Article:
Written by: Julia Hardy
By the Ming dynasty (1368-1644), Chinese Chan teachers were writing and publishing their own commentaries on the sutras. By this time, Pure Land Buddhism, which offered salvation in Amitabha Buddha's Pure Land for all, had become the most popular form of Buddhism, especially among the lay population. Some Chan teachers combined their practices with Pure Land devotional practices in order to capture the interest of the laity.
After the Ming, Buddhism in China was characterized by its syncretism. Differentiations between Buddhists sects became less important, and Buddhist ideas merged with those of Confucianism and Taoism, and also with folk traditions.
As early as the 8th century, Japanese Chan monks returning from China had introduced sitting meditation and some early Chan texts into Japan. For some time, Chan was considered a division of Tendai Buddhism, primarily as a type of training for novice monks. Chan was first established in Japan as a separate sect (Zen) toward the end of the 12th century.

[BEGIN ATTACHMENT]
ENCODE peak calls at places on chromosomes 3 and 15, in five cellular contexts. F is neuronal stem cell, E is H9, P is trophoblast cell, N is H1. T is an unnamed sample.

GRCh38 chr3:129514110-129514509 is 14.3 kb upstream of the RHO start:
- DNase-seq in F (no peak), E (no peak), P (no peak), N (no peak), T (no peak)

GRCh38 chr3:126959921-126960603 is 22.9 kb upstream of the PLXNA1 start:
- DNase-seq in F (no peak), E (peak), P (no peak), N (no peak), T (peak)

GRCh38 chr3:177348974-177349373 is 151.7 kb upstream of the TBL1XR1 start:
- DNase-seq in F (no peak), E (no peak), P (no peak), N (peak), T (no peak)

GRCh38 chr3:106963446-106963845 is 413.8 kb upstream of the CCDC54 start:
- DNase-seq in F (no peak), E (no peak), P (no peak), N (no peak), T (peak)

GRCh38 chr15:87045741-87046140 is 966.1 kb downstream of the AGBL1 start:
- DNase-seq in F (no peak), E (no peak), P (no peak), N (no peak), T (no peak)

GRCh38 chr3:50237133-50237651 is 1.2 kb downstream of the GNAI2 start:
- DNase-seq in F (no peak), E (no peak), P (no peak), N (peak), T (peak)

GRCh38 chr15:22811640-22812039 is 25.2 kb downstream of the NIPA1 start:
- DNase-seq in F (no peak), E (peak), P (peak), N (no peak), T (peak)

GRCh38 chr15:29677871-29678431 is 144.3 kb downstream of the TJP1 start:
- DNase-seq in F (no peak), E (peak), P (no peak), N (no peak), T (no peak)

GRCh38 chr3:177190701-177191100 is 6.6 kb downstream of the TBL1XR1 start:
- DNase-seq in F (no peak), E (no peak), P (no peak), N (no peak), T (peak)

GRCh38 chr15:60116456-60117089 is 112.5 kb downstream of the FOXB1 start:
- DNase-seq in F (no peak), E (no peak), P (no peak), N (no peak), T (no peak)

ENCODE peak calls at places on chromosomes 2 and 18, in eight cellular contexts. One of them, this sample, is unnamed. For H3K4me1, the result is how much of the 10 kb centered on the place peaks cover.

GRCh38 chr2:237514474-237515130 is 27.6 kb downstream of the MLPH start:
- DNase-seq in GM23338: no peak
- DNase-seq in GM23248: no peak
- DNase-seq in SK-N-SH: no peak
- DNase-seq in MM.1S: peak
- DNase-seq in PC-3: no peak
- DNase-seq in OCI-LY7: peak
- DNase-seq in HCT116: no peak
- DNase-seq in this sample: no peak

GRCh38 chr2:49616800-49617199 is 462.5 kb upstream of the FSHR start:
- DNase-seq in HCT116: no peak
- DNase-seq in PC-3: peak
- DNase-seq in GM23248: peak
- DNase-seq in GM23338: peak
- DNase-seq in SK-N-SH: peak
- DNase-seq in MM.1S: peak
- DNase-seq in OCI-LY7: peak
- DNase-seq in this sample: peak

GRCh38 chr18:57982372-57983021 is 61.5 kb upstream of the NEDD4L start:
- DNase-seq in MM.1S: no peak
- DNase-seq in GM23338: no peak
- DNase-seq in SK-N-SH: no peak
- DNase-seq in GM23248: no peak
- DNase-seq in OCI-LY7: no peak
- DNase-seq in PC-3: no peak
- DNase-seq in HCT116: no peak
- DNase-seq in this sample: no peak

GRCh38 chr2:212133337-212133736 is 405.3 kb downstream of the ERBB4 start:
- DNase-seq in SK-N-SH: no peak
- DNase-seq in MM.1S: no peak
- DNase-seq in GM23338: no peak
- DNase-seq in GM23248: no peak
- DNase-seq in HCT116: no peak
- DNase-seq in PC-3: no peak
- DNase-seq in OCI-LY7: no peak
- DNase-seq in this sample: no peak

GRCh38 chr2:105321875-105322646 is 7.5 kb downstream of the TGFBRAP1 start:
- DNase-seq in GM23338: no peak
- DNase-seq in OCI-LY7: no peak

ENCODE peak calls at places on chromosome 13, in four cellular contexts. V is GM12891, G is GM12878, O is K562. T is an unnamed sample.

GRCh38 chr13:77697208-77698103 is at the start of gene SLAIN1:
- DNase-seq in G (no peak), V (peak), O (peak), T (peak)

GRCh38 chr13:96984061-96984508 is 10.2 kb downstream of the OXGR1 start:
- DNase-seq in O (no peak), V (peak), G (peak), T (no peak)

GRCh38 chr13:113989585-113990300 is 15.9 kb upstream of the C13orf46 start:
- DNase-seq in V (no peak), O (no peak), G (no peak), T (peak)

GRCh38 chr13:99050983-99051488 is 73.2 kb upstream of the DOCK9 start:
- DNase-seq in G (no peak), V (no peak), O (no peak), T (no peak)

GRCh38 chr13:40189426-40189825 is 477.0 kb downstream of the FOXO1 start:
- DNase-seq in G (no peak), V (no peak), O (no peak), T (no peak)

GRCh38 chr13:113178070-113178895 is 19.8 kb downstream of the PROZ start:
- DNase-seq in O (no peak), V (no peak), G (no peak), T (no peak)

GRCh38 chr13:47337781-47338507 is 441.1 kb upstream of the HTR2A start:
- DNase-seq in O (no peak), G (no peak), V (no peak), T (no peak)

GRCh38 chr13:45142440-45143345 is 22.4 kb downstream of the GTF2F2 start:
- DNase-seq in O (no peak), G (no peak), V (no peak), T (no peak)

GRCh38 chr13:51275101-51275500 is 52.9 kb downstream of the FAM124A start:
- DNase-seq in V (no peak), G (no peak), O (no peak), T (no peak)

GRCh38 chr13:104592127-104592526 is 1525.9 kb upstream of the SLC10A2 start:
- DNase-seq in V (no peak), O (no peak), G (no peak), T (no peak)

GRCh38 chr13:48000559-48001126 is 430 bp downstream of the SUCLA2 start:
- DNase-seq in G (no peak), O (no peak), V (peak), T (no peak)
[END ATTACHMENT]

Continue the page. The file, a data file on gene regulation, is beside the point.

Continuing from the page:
Japanese Buddhist monks, including Eisai, Dogen, and others, continued to travel to China to study Buddhism. They returned with a new Song dynasty Chinese understanding of Chan, emphasizing institutional structures and rules of conduct. They also brought back texts containing biographies of eminent monks along with records of their teachings and commentaries on gongan, or in Japanese, koan. A number of Chinese monks also came to Japan to teach Chan, and some of them founded Zen monasteries in Japan.
A number of major Zen temples were built between 1230 and 1260. These included Tofukuji and Koshoji in Kyoto, Engakuji and Jochiji in Kamakura, and Eiheiji in Echizen province, all of which are still active today. By the beginning of the 14th century, Zen had become the leading religious institution in Japan.
1. How were the five houses developed? What was their relationship to one another?
2. Who was Linji?
3. What influenced Zen to create its own scripture?
4. How did Zen spread to Japan?<